Justice and Procedure: How does “accountability for reasonableness” result in fair limit-setting decisions?
Journal of Medical Ethics 35 (1):12-16 (2009)
orman Daniels’ theory of justice and health faces a serious practical problem: his theory can ground the special moral importance of health and allows distinguishing just from unjust health inequalities, but it provides little practical guidance for allocating resources when they are especially scarce. Daniels’ solution to this problem is a fair process that he specifies as "accountability for reasonableness". Daniels claims that accountability for reasonableness makes limit-setting decisions in healthcare not only legitimate, but also fair. This paper assesses the latter claim. Does accountability for reasonableness result in fair limit-setting decisions? It is argued that the answer to this question is not a clear yes. Daniels is remarkably unclear about the criterion of fairness that accountability for reasonableness satisfies. The paper discusses different options for resolving this lack of clarity and examines how they apply to Daniels’ accountability for reasonableness framework. It is concluded, first, that accountability for reasonableness is not a paradigm case of any of the classic notions of procedural justice; second, that what might be called "constrained pure procedural justice" best reflects how accountability for reasonableness results in fair limit-setting decisions; and third, that the procedural conditions of accountability for reasonableness must be further specified and amended to better achieve a fair process, and hence fair limit-setting decisions.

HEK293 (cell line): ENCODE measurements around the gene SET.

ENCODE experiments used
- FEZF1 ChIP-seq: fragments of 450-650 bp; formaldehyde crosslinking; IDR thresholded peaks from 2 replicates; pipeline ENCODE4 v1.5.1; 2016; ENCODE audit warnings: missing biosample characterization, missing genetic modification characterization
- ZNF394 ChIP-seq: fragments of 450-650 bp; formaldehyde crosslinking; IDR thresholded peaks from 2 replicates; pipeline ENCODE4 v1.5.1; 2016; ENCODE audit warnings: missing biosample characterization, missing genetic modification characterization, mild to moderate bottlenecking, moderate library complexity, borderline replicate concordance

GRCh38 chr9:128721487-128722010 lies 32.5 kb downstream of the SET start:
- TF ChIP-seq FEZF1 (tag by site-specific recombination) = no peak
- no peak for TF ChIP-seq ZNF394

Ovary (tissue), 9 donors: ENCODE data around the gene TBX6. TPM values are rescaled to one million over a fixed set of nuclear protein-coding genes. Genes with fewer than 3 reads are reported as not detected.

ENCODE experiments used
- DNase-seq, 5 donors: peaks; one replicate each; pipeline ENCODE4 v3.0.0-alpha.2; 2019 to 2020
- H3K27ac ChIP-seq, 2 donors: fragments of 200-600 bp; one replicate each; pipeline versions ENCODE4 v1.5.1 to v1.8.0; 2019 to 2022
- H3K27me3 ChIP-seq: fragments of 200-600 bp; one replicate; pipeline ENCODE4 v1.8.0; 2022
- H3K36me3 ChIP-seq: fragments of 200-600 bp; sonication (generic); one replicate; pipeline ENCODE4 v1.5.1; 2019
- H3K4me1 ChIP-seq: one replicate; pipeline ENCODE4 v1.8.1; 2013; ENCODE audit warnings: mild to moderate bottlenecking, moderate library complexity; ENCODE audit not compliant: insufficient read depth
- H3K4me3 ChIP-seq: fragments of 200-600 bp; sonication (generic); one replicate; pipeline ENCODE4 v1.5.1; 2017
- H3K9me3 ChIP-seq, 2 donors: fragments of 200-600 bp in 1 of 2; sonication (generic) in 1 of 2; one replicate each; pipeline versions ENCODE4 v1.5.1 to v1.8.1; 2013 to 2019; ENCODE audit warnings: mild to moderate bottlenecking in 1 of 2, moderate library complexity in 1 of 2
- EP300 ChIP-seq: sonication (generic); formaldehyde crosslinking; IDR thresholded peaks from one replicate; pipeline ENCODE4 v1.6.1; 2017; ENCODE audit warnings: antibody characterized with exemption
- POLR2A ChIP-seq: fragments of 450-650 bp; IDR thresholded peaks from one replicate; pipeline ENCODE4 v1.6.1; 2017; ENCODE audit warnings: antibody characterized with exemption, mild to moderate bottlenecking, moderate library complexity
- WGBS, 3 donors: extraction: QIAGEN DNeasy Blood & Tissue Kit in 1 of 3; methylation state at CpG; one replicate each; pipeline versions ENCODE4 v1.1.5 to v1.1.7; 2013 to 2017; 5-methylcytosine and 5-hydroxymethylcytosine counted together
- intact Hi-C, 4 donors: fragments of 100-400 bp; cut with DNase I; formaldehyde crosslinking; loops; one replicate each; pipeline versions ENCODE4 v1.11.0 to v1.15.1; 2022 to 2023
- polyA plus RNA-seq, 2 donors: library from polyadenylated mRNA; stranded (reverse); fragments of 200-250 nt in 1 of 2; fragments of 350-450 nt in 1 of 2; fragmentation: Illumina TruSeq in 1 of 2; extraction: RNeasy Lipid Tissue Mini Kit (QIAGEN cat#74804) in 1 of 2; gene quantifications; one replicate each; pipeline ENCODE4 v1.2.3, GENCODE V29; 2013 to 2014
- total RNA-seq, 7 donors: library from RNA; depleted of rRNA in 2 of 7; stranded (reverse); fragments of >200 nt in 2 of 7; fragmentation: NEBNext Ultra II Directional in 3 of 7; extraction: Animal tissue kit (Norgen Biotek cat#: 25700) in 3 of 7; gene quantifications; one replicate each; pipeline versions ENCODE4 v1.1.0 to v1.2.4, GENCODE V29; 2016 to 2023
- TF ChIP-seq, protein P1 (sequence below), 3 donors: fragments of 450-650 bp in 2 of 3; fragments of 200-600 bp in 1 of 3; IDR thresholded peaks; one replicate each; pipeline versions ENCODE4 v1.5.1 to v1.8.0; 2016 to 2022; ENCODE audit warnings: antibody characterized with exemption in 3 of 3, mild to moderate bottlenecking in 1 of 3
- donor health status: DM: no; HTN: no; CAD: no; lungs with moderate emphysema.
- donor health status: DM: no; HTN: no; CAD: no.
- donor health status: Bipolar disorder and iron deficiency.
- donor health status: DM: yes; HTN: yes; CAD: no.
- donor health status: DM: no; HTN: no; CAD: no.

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Citations of this work BETA
Evaluating the Capacity of Theories of Justice to Serve as a Justice Framework for International Clinical Research.Bridget Pratt, Deborah Zion & Bebe Loff - 2012 - American Journal of Bioethics 12 (11):30-41.
If You’Re a Rawlsian, How Come You’Re So Close to Utilitarianism and Intuitionism? A Critique of Daniels’s Accountability for Reasonableness.Gabriele Badano - forthcoming - Health Care Analysis:1-16.
Procedural Justice and Democratic Institutional Design in Health-Care Priority-Setting.Claudia Landwehr - 2013 - Contemporary Political Theory 12 (4):296-317.
One and Done? Equality of Opportunity and Repeated Access to Scarce, Indivisible Medical Resources.Marco D. Huesch - 2012 - BMC Medical Ethics 13 (1):11.
Priority Setting in Health Care: A Complementary Approach. [REVIEW]Rui Nunes & Guilhermina Rego - 2014 - Health Care Analysis 22 (3):292-303.
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